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Casper to chair Medical Center task force; Stein to be special assistant
STANFORD -- President Gerhard Casper will chair a task force, and has enlisted Isaac Stein as special assistant, to develop a strategic plan for the Stanford Medical Center.
"Toward the end of the fall quarter, I came to the conclusion that our strategic plan for the medical center needs to be more comprehensive than the present institution arrangements allow," Casper said. "Therefore, I have decided to establish a task force on strategic planning. I will chair the group, and am delighted that Isaac Stein has agreed to lend his talents to this endeavor."
Stein, 46, is a member of the Stanford University Hospital board of directors, president of the investment firm Waverley Associates Inc. and former chairman of the apparel company Esprit de Corp. He has agreed to serve as a part-time, unpaid, special assistant to the president as the task force works toward issuing a report in May.
"The major task that we have," Stein said, "is clearly to agree on a set of goals for at least the rest of the decade and how the three institutions of the Medical Center - Stanford Medical School, Stanford University Hospital and Lucile Salter Packard Children's Hospital - have to fit together with each other and with community-based health-care providers.
"All three are highly successful institutions by the standards of their fields. But we don't have sufficient coordination as a medical center. Each institution has a set of plans. What we want to do is see how all those can work together."
The goals of the project include developing common goals, improving coordination and cohesion, recommending ways to achieve greater financial stability and setting forth criteria for evaluating investments in facilities and programs.
"Stanford University is confronting a series of critical issues pertaining to its activities in medical and biological research, medical education, medical care and community service," Casper said in his charge to the President's Task Force on Strategic Planning for the Medical Center.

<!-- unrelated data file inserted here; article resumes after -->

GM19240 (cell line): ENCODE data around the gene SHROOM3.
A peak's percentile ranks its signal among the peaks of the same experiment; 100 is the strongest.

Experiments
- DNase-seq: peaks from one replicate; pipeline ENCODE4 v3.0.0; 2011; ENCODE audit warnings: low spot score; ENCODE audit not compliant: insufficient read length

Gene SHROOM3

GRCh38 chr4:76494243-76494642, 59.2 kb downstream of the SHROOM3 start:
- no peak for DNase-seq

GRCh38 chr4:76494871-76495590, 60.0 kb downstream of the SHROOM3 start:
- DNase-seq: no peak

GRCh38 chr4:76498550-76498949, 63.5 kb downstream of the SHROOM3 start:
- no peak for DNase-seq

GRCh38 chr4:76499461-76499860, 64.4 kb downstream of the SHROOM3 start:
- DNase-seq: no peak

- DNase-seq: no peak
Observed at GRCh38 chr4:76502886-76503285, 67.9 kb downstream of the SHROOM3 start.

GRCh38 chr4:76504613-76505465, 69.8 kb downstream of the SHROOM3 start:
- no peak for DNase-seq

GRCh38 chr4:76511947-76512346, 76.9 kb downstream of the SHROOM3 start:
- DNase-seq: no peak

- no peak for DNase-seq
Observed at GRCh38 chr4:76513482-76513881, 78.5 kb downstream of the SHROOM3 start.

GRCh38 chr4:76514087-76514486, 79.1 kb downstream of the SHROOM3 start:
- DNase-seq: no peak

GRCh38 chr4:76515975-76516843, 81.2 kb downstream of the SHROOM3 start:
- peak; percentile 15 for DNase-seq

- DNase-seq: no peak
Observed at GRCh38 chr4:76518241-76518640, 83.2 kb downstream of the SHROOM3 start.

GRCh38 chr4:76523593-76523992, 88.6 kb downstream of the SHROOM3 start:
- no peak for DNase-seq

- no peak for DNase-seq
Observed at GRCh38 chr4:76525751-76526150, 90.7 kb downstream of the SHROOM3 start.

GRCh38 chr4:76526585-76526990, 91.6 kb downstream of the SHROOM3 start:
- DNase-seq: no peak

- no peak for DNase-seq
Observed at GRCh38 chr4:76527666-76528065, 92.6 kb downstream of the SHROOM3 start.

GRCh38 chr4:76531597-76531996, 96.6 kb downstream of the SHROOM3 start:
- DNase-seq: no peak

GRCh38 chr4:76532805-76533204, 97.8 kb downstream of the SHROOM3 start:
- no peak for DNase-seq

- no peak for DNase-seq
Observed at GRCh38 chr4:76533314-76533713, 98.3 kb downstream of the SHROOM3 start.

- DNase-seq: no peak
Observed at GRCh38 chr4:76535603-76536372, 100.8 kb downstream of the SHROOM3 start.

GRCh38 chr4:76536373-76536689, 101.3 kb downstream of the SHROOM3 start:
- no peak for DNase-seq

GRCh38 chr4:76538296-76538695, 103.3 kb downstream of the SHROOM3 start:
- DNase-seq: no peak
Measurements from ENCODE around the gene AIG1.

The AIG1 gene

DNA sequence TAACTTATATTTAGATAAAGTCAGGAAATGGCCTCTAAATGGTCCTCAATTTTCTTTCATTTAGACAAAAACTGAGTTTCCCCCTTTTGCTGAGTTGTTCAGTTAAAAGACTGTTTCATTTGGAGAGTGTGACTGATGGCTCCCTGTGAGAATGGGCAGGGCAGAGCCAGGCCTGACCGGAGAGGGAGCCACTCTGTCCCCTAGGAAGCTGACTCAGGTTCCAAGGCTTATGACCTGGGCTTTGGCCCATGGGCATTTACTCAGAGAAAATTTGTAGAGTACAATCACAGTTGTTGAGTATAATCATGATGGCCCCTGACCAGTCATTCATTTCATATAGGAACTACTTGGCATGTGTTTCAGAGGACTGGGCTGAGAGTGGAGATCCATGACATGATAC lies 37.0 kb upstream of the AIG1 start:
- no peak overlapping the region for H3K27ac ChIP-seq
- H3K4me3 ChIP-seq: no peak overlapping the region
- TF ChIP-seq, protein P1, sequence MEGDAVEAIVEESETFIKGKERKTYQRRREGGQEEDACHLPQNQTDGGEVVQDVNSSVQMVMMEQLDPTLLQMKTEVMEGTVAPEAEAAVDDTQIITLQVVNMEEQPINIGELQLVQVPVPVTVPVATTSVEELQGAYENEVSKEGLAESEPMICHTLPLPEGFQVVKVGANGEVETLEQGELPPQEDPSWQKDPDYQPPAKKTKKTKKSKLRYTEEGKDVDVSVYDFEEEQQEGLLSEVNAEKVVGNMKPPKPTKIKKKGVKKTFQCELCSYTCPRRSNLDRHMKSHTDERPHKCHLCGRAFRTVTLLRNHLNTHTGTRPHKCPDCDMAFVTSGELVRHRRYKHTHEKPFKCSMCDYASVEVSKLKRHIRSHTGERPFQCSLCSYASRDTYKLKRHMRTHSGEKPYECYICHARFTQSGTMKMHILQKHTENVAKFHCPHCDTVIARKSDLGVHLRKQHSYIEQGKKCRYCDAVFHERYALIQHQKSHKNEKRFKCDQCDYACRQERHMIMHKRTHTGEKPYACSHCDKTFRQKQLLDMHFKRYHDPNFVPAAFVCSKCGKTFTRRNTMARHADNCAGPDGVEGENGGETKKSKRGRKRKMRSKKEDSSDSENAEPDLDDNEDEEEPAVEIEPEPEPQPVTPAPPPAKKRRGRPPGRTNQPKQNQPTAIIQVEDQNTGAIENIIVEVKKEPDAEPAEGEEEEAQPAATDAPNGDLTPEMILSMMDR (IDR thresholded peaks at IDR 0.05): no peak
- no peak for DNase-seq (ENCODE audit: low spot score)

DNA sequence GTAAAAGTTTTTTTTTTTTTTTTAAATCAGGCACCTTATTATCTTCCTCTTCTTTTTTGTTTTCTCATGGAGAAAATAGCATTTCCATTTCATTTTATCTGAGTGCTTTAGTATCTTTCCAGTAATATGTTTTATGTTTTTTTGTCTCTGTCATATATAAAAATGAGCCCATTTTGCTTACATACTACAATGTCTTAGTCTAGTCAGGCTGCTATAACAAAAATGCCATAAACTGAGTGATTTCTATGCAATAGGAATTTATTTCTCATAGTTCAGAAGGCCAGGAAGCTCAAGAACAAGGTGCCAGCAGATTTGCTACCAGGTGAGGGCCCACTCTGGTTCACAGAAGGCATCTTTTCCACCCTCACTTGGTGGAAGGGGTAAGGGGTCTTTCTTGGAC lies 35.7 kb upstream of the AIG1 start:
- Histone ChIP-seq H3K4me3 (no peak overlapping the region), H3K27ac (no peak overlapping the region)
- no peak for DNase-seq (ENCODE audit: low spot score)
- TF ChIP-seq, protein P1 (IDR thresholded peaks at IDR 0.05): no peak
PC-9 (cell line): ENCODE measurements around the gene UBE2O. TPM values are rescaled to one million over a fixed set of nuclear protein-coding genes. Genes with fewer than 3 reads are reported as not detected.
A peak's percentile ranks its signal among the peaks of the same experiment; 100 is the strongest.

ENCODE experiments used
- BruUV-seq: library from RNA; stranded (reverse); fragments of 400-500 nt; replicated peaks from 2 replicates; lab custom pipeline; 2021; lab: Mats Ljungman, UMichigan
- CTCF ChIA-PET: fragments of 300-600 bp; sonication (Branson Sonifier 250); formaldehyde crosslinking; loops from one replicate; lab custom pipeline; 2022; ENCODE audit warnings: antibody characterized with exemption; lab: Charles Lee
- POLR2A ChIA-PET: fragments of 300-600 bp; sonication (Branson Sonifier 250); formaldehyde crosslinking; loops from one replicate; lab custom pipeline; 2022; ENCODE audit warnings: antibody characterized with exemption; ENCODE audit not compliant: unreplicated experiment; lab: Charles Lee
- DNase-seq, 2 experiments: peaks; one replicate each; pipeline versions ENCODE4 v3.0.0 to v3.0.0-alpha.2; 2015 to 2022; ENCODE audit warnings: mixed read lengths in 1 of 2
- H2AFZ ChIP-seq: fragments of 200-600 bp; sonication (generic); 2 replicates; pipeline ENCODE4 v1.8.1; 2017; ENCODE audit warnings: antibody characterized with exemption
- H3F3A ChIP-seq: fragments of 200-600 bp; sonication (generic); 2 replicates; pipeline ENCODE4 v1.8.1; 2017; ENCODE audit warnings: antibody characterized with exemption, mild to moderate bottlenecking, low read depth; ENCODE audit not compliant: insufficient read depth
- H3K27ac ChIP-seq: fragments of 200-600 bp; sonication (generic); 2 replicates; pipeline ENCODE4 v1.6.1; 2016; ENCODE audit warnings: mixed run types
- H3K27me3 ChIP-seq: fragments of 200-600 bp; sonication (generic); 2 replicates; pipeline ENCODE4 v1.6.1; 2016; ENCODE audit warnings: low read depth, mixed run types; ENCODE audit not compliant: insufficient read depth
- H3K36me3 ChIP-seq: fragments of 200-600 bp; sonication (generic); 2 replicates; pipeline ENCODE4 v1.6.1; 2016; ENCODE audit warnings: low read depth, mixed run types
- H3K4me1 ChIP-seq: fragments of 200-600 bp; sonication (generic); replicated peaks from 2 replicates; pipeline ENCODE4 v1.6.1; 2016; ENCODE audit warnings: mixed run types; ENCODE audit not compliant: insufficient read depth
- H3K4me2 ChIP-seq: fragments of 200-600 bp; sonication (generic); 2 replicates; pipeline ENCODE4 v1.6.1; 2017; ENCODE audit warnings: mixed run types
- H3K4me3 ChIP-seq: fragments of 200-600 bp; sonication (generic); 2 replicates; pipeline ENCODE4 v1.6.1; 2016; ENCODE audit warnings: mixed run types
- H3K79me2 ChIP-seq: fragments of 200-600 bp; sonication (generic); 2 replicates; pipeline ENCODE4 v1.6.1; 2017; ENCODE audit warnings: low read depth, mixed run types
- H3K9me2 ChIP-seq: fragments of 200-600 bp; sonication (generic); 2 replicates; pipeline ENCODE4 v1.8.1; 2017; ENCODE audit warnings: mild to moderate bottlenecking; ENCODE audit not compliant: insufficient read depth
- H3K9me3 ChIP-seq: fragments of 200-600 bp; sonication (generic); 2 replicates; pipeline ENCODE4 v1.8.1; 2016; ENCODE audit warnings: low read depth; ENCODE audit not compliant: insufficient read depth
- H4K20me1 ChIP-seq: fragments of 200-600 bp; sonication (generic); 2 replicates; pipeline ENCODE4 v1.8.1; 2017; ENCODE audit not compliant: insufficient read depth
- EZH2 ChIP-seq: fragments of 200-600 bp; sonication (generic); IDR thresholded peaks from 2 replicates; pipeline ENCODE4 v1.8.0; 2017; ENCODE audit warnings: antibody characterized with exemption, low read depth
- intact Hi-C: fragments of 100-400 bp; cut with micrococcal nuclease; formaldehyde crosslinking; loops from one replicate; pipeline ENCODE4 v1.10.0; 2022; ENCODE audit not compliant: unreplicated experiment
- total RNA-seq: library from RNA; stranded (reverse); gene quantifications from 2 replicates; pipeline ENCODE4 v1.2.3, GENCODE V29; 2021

"These activities take place in the Stanford University Medical Center, which includes the Medical School, Stanford University Hospital and Lucile Salter Packard Children's Hospital, as well as the network of community-based physicians and service providers who make use of campus medical facilities. These organizations and individuals are loosely organized through a series of affiliations among themselves and with the university. While each organization enjoys considerable autonomy, it is imperative that planning in the broadest sense be done in light of the collective enterprise known as the Medical Center."
The task force, the charge said, will develop a long-range strategic plan by considering, among other things, "both the common and disparate goals of the constituencies which make up the Medical Center, the future of medical research and teaching at Stanford, the economic and regulatory climate for hospital and physician services, and the areas of greatest need in order to maintain Stanford's tradition of excellence in this field."
Besides Casper as chair and Stein as vice-chair, the task force will include:
Kenneth Bloem, president, Stanford University Hospital.
Geoffrey Cox, university vice-provost for institutional planning.
Dr. David Korn, university vice president and dean of the medical school.
Peter Van Etten, university chief financial officer.
Lorraine Zippiroli, president and CEO of Packard Children's Hospital.
The task force also plans to consult with community physicians and other interested parties, and develop methods for the Medical Center to continue such consultation after the task force completes its work.
Stein, a resident of Palo Alto, has been a director of Stanford University Hospital since 1988, and chair of its finance committee since 1991. He said he would take a leave of absence from those posts while serving on the task force.
Stein's Stanford connections also include degrees from the Stanford Business School and Law School, past membership on the law school's board of visitors, and current service on the national advisory board of the Haas Center for Public Service.
After earning a bachelor's in economics and mathematics at Colgate University, and completing his Stanford education in 1972, he became a partner in the San Francisco law firm of Heller, Ehrman, White & McAuliffe, specializing in corporate and securities matters. From 1979 to 1983, he was vice president, secretary and treasurer of Raychem Corp., where he served as chief financial officer and general counsel.
In 1983, Stein formed Waverley Associates, and from 1990 to 1992 was chairman of the board of Esprit, also serving as acting president and chief executive officer from 1991 to 1992. He now is a director of ALZA Corp. and the Benham Group of mutual funds, and is president of the board of trustees of the Crystal Springs Uplands School.
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